Summary: Our qualitative view of the Canadian dollar exchange rate is broadly in line with the Interchange Financial Consensus Forecast. The Canadian dollar will be largely rangebound but strengthen modestly over time.
The end of the health crisis caused by the pandemic is not near, but it is in sight. By now, given developments around vaccines and some treatments, it is fairly clear that we will begin seeing an improvement in the Spring of 2021. However, the economic consequences of the crisis remain to be determined. Nonetheless, there are some developing themes about the Canadian dollar in the next few quarters that can be assessed now.
At the onset of the pandemic, nearly every measure of economic activity fell by record amounts as a result of the unprecedented halt in the economies of much of the world. In the financial markets, all “risky” assets sold off as investors and traders moved to safe-haven assets. This meant that stock prices declined, bond yields tightened, and oil sold off. It also meant that the safety of the US dollar became very attractive and the Canadian dollar declined by nearly 10%.
The acute phase of the economic crisis did not last long. Governments and central banks in most of the developed world responded with extraordinary stimulus efforts. In Canada, these efforts dwarfed anything that has been observed in the recent past, including the response to the 2008 economic crisis. The Federal Government moved to put dollars directly in the pockets of consumers and businesses. The Bank of Canada initiated a range of programs intended to inject liquidity into markets and keep borrowers and lenders afloat by keeping rates near zero.
Both in Canada and in the rest of the world these measures worked to stave off large-scale economic hardship. More than that, the global (and Canadian) economy rebounded stronger than most people expected, recovering most of the lost economic activity. The markets reacted as well. Stocks rebounded and the Canadian dollar rose to pre-pandemic levels as the fear of the worst-case outcomes receded. By most measures, we were seeing a V-shaped recovery.
As we were entering the “grind-out” phase of economic recovery which might have seen us recover the difficult last bit of lost economic activity, the second wave of the coronavirus hit. In Canada, the US, and most of Europe, the second wave has turned out to be worse than most people imagined. However, the second wave has led to different economic consequences than the first phase. This time, stock markets have been rising to record levels, oil prices are firm and rising, and a relatively stable Canadian dollar is trading in the middle of the range of its pre-pandemic levels.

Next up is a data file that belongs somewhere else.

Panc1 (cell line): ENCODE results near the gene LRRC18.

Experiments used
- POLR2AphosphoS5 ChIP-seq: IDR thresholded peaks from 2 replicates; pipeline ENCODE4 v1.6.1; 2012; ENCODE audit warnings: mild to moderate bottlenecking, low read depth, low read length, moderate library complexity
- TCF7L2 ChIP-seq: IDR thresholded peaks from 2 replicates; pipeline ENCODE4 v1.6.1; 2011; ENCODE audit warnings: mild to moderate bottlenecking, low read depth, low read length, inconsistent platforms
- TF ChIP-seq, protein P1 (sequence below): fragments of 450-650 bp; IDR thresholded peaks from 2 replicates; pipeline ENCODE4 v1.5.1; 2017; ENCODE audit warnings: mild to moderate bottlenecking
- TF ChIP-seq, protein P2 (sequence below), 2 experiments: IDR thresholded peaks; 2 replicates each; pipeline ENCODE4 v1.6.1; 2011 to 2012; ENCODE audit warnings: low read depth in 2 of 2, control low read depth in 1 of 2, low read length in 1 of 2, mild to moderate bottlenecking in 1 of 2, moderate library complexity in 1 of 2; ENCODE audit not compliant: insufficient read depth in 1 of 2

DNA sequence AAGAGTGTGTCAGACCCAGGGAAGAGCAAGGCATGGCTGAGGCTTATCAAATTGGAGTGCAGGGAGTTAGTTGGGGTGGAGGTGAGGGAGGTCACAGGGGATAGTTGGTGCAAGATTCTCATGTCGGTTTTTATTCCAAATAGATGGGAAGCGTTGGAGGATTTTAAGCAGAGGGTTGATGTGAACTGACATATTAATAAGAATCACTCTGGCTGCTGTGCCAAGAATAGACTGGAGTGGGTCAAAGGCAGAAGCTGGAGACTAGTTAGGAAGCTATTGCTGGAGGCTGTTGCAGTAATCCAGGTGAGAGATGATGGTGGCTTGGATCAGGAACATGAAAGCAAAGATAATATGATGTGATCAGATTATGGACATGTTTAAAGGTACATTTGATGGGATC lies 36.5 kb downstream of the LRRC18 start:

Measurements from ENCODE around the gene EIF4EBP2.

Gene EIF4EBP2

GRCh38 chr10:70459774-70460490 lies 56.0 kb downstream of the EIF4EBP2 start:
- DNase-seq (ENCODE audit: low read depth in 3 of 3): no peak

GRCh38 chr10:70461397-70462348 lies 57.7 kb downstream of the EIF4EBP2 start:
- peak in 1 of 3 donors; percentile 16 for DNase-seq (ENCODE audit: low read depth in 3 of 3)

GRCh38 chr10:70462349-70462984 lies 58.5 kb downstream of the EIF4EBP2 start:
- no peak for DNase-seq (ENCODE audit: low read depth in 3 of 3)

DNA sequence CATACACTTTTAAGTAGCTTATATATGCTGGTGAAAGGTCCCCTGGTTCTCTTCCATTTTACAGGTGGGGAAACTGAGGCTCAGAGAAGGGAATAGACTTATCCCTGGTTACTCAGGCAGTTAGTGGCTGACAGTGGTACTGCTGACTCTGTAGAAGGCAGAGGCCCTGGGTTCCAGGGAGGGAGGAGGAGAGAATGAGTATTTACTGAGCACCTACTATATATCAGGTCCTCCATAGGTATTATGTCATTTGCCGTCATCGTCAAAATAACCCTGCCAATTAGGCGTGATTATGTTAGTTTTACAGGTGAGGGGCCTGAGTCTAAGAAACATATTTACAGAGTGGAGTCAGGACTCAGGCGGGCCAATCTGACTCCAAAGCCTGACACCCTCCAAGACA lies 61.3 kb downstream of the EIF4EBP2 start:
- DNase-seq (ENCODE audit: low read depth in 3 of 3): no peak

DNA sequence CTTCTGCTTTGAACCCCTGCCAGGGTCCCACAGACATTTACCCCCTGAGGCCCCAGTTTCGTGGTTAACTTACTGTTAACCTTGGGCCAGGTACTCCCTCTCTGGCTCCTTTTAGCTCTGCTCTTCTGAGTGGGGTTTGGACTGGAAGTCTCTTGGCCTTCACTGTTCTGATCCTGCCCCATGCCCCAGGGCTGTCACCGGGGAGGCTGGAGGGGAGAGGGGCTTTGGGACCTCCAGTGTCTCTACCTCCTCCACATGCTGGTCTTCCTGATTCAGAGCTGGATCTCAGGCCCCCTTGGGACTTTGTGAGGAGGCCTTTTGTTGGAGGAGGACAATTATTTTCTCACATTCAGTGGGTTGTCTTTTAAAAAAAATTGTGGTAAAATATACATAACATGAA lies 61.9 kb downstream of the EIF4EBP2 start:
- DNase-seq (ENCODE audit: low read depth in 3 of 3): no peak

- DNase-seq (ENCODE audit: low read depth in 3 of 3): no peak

In our view, we will slowly see the USD/CAD exchange back to normalcy as the macro backdrop becomes less volatile. By that we mean, for example, to say that the tight correlation between US stocks and the Canadian dollar exchange rate will decline. There will be more focus on domestic economic data points and the Bank of Canada’s policy actions. The Canadian dollar will become more correlated to traditional metrics like the price of oil and trade flows and yield differentials between the US and Canada.
We believe that the primary driver of the exchange rate in the near future will be the relative strength of the economic recovery in Canada versus that in the US. It will be a simple formula; the better Canada does economically, the higher the Loonie will go. This is because, the recovery will drive Fed and Bank of Canada action and the relative speed with which each moves towards normalcy will be a driving factor in the exchange rates. Canada is in a strong position to outperform but certainly that is not guaranteed. Our relatively strong fiscal position will allow a quicker reversion to normalcy. Our immigration policy can be calibrated to drive growth better than other countries. Our relative economic diversity will allow us to adapt well to new economic patters. The risks to the Loonie will be largely global macro risks such as geopolitical tensions between the US and China, declining energy prices, economic protectionism (especially in the US) and so on.